It was not the time for the clouds to scud quickly out of sight and the sun to make a heated comeback. It threw its harsh, unrelenting rays across the courtyards of Bangkok’s Grand Palace, homing in on our heads and zapping us with its death rays one by one.
After a minute of walking, I was already bathed in sweat, my mouth turned down into a grimace and my face resembling that of a yaksha, a Thai demon, lifting a golden slab of whatever.
It was decided earlier in the day that we were gonna leave the comfort of Bangkok’s Sofitel So to see just what exactly the city has to offer in terms of temple runs. We checked the major temples, crossing out lesser known ones, until finally, there’s only one left. The Grand Palace.
|ONE OF THE GOLDEN BUILDINGS AT THE WAT PHRA KAEW|
So off we went, in slippers, shorts and singlets (Same Same But Different). It was just too darn hot in Bangkok that we wore the most comfortable clothes we could find. And that’s what made us buy extra pants and scarves outside the Grand Palace as soon as we saw the sign posted on its gates; no skirts, no sleeveless shirts, no shorts.
We could’ve rented some clothes near the gate, but we have to go all the way back just to get our deposits back. Too much trouble for a few baht (my friends are rich).
|THOTSAKHIRITHON, A GIANT DEMON GUARDING THE GATE|
Finally ready to enter the temple grounds, we coughed up the required 500.00 baht (15.00 USD) and jostled in with the throng of tourists visiting the Grand Palace that day. From the outset, I knew I’d have to be very patient in taking photographs as severed tourist heads kept popping up on the lower part of my frame.
|THE GOLDEN PHRA SRI RATTANA CHEDI|
My shirt was drenched in sweat by the time I reached the three spires of the Grand Palace. Mind you, it was just a minute away from the gate. Buckets of sweat and a concert of tourists notwithstanding, I stood in awe as I stood below the shadow of the Phra Sri Rattana Chedi, a golden pagoda several meters high, built in the Sri Lankan style.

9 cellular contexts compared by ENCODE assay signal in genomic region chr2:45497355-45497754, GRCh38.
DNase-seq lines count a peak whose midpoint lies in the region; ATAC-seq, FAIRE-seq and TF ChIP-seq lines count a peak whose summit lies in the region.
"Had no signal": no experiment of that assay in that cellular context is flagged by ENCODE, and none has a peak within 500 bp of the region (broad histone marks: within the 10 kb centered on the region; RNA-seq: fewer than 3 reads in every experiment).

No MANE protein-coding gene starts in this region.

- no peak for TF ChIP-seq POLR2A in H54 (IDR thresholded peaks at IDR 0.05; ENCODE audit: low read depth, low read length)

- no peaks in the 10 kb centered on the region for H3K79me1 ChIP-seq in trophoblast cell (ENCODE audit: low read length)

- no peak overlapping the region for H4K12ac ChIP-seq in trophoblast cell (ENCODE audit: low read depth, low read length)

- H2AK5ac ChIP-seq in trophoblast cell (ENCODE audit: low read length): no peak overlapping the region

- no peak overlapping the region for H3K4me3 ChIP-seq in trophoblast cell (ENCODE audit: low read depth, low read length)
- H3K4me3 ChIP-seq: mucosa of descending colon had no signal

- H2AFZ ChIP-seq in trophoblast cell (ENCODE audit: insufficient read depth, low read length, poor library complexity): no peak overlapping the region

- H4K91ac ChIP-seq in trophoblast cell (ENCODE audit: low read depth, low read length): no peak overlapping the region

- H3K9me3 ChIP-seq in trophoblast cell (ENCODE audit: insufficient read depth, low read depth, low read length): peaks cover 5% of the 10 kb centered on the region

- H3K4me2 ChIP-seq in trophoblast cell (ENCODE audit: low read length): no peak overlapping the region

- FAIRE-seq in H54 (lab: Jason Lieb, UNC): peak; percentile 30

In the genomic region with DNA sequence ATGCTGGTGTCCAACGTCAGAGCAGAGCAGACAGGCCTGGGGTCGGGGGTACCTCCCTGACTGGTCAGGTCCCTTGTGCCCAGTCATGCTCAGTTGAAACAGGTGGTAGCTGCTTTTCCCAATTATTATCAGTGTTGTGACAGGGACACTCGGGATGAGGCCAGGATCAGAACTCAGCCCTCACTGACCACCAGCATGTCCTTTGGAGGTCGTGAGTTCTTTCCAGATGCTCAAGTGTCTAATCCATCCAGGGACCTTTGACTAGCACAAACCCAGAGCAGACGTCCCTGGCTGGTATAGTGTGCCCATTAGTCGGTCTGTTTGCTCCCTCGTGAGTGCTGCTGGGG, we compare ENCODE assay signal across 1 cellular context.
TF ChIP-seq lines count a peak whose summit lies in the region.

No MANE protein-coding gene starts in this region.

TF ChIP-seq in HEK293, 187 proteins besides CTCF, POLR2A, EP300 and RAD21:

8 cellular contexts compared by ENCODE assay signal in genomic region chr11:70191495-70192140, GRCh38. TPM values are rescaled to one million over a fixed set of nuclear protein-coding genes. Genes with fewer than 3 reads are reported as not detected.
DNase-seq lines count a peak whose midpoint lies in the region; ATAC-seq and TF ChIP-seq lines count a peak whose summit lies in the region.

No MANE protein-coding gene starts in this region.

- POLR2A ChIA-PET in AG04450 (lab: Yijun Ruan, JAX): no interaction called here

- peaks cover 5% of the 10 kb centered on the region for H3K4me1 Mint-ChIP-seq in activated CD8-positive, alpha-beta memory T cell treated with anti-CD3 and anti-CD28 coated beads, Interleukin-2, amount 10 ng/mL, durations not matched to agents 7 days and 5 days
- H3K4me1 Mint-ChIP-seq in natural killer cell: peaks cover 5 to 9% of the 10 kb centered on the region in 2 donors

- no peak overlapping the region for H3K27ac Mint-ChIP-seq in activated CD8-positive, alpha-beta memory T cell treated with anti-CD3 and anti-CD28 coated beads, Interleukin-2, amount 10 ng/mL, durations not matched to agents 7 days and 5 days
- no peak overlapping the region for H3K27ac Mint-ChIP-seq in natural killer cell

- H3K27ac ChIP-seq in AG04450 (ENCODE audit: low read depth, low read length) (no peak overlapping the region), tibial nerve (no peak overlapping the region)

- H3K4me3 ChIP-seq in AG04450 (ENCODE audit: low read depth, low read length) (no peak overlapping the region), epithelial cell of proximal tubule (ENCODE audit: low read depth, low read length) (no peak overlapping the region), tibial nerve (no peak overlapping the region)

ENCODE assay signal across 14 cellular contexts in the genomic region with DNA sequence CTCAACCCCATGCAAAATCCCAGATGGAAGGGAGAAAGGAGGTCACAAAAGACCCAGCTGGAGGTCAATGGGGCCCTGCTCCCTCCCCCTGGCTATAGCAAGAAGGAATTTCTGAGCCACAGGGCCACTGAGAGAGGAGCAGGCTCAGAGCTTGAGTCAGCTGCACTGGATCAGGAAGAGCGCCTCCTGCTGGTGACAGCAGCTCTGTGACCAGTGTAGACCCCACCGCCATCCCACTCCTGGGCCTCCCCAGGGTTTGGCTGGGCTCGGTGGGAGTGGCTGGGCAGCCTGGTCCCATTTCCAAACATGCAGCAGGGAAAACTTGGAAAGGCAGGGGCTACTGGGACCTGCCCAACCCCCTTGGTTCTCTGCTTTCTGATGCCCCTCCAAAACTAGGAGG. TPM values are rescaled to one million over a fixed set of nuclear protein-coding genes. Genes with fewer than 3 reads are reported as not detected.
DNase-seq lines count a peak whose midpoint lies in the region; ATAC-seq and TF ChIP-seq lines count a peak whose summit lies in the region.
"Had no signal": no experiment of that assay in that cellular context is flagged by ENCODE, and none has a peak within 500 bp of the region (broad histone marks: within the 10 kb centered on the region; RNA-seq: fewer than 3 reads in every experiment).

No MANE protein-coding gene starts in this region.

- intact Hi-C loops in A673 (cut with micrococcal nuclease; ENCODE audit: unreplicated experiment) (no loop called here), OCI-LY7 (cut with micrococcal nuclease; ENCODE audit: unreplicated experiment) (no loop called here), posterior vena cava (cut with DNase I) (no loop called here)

|THE TEMPLE GROUNDS, SANS THE TOURISTS|
While I haven’t really been to Sri Lanka and would not know its stupa-style if my life depended on it, I saw two more towering spires after the Sri Lankan one. The next two, I really don’t know what style they were in, but I heard from a passing know-it-all that these represent the evolution of Buddhist influences.
|MORE ORNATE BUILDINGS TO OGLE AND PHOTOGRAPH|
This is, after all, the place where the venerated Emerald Buddha is enshrined. The said Buddha, 26 inches of solid jade, was said to have its origin in 15th century Cambodia. It was then moved to Laos during the 16th century, being stationed in Vientiane for 215 years, before it finally arrived in Thailand.
|I CANNOT EVEN BEGIN TO COMPREHEND HOW THEY DECORATED THESE WALLS|
It would’ve been really nice if we got to see the said image, unfortunately the doors to the main temple were closed and more to the point, we really didn’t know that there was such a thing as an Emerald Buddha inside until I read about it while writing this piece.
|A HODGEPODGE OF DIFFERENT ARCHITECTURAL STYLE|
What we knew though was that there were so many buildings inside the complex; its hodgepodge of differing styles, a result of continuous constructions by succeeding kings. I didn’t count, but I read that Wat Phra Kaew, the temple complex inside the grand palace has over a hundred by itself alone. That’s just too darn many for a few hours of visit.
|A GOLDEN YAKSHA, THESE ARE NOT MADE OF REAL GOLD, RIGHT? RIGHT?|
A city within a city as they dubbed it, the Grand Palace was once residences of Thailand’s kings from 1782 up until 1925, when the current king decided to move out along with various government offices and agencies. The place had gotten too small for the needs of the current times.
|A SANCTUARY FROM THE EVIL RAYS OF THE SUN|
After an hour or so, the crowd began to thin as the heat peaked at three in the afternoon. We found solace on an arcade of pillars at the back portion of the temple grounds. We regrouped, with frescoed walls our background, rethinking our strategy for the day. Do we continue with tour, making our 500.00 baht entrance fee worth it, or do we skip the actual palace and head back straight to the hotel and swim at the rooftop infinity pool.
We didn’t even have to physically answer. To the pool we all headed.
Grand Palace Bangkok
Address: Na Phra Lan Rd., Phra Nakhon,
Contact Number: (+66) 2-623-5500
Open Hours: Everyday 8:30AM to 3:30 PM
Entrance Fee: 500.00 Baht (15.00 USD)
GPS Coordinates Map: 13.726186, 100.543062